Following my previous post, I’m building Asp.Net Core web application and I’m running my tests in XUnit. Default VSTS template for Asp.Net Core application runs the tests but it does not publish any results of test execution, so going into Tests results panel can be sad:

And even if you have a task that publishes test results after dotnet test, you will not get far.

As it turns out command dotnet test does not publish any xml files with tests execution results. That was a puzzle for me.

Luckily there were good instructions on XUnit page that explained how to do XUnit with Dotnet Core properly. In *test.csproj file you need to add basically the following stuff:

<Project Sdk="Microsoft.NET.Sdk">


    <PackageReference Include="xunit" Version="2.3.0-beta2-build3683" />
    <DotNetCliToolReference Include="dotnet-xunit" Version="2.3.0-beta2-build3683" />


Make sure you don’t miss the DotNetCliToolReference line – this is the key here.

Run dotnet restore and dotnet xunit inside the folder with this project. If you try to run this command outside of this folder you’ll get an error.

Command dotnet xunit has an option to output test results as XML file: dotnet xunit -xml .\test-results.xml.

Because this needs to be executed inside of the tests folder we can’t use “.Net Core” build task from VSTS – there is no option to configure what is the base execution folder. Instead you can just add “Command Line” task to execute what we need and from the correct folder:

Add “Command Line” task. As Tool option give it dotnet, for arguments say xunit -xml ./test-results.xml and make sure you specify the working folder – for my case that was src/Tests.

After that add “Publish Test Results”, tell it to use XUnit format, the rest of the default parameters worked for me.

And BOOM! We have tests results published at the end of the build:

I’m a big fan of unit tests. But not everything can and should be unit tested. Also I do love CQRS architecture – it provides awesome separation of read and writes and isolates each read from the next read via query classes. Usually my queries are reading data from a database, though they can use any persistence i.e. files. About 90% of my queries are run against database with Entity Framework or with some micro ORM (currently I’m a fan of PetaPoco, though Dapper is also grand).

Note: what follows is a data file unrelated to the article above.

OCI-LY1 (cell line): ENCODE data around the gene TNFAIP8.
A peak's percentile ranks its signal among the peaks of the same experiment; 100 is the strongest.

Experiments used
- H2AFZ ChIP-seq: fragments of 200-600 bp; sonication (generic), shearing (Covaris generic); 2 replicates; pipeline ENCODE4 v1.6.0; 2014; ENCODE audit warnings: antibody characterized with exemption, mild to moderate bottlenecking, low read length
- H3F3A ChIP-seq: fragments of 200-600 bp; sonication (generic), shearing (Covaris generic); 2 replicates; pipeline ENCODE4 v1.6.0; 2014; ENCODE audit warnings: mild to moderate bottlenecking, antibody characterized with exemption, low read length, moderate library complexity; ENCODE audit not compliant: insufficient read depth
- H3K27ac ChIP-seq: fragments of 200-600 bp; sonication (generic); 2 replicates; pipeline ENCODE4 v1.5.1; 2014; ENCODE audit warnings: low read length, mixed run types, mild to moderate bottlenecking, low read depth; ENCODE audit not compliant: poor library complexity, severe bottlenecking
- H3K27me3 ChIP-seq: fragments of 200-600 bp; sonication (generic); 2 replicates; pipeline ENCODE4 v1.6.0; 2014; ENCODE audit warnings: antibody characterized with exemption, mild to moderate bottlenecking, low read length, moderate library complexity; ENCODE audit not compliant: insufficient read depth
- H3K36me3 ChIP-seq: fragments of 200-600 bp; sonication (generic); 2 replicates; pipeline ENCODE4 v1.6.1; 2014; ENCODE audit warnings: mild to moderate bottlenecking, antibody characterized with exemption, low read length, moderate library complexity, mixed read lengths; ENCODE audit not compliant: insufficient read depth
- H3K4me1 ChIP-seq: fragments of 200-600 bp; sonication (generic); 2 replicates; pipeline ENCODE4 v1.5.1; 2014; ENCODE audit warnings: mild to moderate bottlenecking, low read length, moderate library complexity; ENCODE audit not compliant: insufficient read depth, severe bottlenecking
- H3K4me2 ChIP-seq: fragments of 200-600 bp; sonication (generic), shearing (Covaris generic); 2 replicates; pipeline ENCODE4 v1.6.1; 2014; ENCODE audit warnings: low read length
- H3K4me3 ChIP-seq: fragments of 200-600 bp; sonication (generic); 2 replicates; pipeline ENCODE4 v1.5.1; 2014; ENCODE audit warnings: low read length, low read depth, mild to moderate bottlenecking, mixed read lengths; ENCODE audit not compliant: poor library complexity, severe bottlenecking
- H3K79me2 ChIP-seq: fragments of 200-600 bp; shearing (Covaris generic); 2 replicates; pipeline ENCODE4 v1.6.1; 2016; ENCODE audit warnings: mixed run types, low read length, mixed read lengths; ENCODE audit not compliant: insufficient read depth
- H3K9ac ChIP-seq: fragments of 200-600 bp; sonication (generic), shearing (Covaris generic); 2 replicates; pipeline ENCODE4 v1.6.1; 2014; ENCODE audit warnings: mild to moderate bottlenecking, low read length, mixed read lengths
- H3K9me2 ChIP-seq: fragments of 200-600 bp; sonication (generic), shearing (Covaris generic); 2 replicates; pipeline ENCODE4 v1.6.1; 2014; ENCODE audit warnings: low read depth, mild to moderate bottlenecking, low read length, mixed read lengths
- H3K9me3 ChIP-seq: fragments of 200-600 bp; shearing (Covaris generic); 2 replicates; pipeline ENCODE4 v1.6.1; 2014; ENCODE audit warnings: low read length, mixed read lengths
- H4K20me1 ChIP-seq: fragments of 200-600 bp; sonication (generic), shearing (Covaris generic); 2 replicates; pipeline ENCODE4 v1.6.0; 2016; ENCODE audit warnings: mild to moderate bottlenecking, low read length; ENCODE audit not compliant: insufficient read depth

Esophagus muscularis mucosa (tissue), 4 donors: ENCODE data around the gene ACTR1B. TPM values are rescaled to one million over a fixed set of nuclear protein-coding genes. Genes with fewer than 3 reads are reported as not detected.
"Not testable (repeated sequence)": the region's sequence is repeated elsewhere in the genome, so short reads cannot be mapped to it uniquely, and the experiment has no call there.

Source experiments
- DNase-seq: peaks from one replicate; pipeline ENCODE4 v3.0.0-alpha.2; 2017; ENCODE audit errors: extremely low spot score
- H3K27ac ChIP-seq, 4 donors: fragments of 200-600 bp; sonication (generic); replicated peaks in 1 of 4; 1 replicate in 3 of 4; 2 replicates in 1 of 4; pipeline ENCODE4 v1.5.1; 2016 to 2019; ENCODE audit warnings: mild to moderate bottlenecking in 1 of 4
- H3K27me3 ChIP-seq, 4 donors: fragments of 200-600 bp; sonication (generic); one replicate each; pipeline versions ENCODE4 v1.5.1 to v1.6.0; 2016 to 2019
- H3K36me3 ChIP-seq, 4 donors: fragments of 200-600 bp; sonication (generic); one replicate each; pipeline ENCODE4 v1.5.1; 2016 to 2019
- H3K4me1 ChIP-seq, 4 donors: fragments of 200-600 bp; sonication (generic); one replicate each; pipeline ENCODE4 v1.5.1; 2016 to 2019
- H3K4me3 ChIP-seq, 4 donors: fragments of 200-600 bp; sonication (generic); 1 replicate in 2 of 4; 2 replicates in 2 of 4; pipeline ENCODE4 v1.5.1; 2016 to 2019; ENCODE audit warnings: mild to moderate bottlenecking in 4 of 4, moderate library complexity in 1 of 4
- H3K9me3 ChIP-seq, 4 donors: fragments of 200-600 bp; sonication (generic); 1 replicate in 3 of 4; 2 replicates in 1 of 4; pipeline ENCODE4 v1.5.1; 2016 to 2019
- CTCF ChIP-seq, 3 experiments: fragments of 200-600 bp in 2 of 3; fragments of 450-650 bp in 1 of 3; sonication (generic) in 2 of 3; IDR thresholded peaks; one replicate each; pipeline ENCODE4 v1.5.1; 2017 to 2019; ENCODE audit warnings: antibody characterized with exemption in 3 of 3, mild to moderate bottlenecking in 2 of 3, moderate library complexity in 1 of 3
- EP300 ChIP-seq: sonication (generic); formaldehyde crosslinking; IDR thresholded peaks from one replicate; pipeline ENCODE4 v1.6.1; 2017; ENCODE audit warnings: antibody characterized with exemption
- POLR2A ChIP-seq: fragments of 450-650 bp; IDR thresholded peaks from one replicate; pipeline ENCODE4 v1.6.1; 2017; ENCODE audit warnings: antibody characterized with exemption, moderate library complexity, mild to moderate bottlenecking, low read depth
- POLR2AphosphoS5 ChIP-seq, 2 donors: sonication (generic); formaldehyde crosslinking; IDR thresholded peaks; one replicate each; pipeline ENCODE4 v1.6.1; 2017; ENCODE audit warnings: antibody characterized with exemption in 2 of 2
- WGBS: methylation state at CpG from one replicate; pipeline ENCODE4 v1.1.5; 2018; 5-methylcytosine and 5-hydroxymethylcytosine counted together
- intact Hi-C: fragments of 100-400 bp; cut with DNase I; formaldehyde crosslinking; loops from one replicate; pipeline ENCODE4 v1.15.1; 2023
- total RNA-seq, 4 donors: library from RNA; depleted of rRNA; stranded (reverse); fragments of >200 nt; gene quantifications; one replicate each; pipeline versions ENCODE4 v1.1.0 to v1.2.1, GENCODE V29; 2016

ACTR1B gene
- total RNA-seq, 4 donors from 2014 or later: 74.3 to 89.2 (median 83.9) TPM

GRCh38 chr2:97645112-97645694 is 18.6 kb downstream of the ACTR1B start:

And no amount of stubs/mocks or isolating frameworks will help you with testing your database-access layer without actual database. To test your database-related code you need to have a database. Full stop, don’t even argue about this. If you say you can do unit-tests for your db-layer, I say your tests are worth nothing.

A while ago I’ve blogged about integration tests and that article seems to be quite popular – in top 10 by visitors in the last 2 years. So I decided to write an update.

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Stackoverflow is useful until you have a quite specific question and you have used Google before asking a question. My last 11 questions were left with no answers for one or another reason.

Today was not an exception. My question about debugging process during OpenXml development was left unnoticed. So I had to figure out for myself! Sigh!

UPDATE: I have discovered Open XML SDK Tool that adds a lot of features to this game

Anyway, I digress. My current task involves generating a MS Word document from C#. For that I’m using OpenXml library available in .Net. This is my first time touching OpenXml and maybe I’m talking about basic stuff, but this was not easily googleable.

Many times after writing a Word file, I try to open it and see this message:

The file .docx cannot be opened because there are problems with the contents. Details: Unspecified error

The file .docx cannot be opened because there are problems with the contents. Details: Unspecified error

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There is a follow-up article about integration tests in 2016. Recommended for reading if you are using VSTS and looking at Cake build system

Unit tests are fine and dandy, but if you persist your data in database, persistence code must be tested as well. Some possible bugs will never be picked up only by unit tests. One of the issues I’ve been burned by is entity validation, another is a missing foreign key relationship.

Validation issues can burn you very easy. Look at this bit of code:

public class Person 
    public Guid PersonId { get; set; }

    public String FirstName { get; set; }

    public String LastName { get; set; }

public void CreatePerson(string firstName, string lastName)
    var newPerson = new Person();
    newPerson.FirstName = firstName;

    // dbContext was injected via constructor

NB: This is just a sample code. Nowhere in my projects we do such things.